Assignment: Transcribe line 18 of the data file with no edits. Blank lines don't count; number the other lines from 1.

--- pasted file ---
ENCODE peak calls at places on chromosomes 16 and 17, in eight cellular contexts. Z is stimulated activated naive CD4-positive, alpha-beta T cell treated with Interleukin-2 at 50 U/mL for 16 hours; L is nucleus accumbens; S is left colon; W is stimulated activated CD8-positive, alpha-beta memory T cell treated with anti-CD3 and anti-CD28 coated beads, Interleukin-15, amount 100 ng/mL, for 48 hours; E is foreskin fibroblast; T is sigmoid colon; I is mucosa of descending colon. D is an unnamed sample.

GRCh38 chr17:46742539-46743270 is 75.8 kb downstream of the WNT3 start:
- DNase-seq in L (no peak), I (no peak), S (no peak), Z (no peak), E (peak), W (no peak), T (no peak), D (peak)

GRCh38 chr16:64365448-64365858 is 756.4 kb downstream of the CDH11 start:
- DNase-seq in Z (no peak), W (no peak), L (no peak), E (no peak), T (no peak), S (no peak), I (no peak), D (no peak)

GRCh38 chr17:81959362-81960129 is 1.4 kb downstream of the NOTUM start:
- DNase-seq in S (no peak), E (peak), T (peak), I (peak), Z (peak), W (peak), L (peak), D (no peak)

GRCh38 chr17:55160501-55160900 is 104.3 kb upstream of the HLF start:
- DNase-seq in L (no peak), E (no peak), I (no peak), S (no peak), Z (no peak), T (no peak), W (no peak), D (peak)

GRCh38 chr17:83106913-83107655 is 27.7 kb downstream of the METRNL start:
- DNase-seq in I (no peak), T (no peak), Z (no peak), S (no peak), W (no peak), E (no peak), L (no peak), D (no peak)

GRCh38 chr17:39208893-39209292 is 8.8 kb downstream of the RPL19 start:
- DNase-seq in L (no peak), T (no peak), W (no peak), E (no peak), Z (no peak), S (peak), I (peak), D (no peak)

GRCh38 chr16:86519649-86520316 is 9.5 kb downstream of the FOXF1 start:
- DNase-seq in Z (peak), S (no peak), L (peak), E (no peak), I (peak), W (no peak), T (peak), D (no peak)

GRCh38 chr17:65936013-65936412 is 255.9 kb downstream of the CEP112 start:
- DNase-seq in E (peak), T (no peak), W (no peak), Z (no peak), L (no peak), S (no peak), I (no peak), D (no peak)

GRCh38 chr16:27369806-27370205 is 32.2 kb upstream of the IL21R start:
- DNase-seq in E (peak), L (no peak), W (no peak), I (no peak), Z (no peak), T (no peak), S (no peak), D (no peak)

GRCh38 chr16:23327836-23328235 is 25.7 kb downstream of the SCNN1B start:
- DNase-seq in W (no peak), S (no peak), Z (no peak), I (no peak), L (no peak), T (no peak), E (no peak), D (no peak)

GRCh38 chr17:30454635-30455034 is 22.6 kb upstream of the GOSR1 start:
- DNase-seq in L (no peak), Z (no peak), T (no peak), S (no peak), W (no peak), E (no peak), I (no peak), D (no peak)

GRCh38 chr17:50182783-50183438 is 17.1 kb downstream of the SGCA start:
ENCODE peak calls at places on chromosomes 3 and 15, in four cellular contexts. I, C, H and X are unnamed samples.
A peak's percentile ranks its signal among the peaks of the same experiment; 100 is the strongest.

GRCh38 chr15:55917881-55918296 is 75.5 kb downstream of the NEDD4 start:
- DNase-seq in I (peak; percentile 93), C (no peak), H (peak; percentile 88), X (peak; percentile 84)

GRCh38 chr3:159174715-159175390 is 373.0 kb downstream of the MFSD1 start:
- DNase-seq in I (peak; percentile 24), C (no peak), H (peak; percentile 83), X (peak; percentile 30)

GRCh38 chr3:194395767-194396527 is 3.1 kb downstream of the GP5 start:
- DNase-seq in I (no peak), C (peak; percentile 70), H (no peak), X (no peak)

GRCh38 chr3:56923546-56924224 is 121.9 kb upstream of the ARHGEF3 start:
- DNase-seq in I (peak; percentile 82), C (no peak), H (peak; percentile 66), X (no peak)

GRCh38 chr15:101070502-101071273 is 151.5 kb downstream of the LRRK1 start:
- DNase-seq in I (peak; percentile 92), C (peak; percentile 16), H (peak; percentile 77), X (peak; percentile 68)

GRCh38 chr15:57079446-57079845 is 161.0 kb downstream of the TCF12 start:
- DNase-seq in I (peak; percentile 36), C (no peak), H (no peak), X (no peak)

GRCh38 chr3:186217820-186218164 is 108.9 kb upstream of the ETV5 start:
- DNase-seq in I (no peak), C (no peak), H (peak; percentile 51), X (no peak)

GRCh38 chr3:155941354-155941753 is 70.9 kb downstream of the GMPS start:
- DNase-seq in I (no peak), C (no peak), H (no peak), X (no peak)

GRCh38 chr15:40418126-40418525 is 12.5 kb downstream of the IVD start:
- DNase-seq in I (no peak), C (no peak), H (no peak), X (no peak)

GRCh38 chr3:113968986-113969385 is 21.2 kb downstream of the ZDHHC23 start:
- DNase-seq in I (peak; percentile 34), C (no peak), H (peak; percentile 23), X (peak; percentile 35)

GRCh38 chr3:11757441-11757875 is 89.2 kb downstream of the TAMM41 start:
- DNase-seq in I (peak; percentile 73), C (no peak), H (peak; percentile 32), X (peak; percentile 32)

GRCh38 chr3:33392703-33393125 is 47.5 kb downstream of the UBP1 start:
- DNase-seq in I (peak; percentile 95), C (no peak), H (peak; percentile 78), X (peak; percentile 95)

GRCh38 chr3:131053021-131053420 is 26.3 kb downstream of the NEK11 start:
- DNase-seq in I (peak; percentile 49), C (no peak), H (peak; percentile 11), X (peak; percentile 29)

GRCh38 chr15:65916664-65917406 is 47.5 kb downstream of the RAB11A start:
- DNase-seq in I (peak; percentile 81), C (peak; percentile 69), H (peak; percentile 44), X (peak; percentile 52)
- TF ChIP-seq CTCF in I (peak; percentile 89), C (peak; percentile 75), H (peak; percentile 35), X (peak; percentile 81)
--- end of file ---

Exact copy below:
GRCh38 chr16:27369806-27370205 is 32.2 kb upstream of the IL21R start: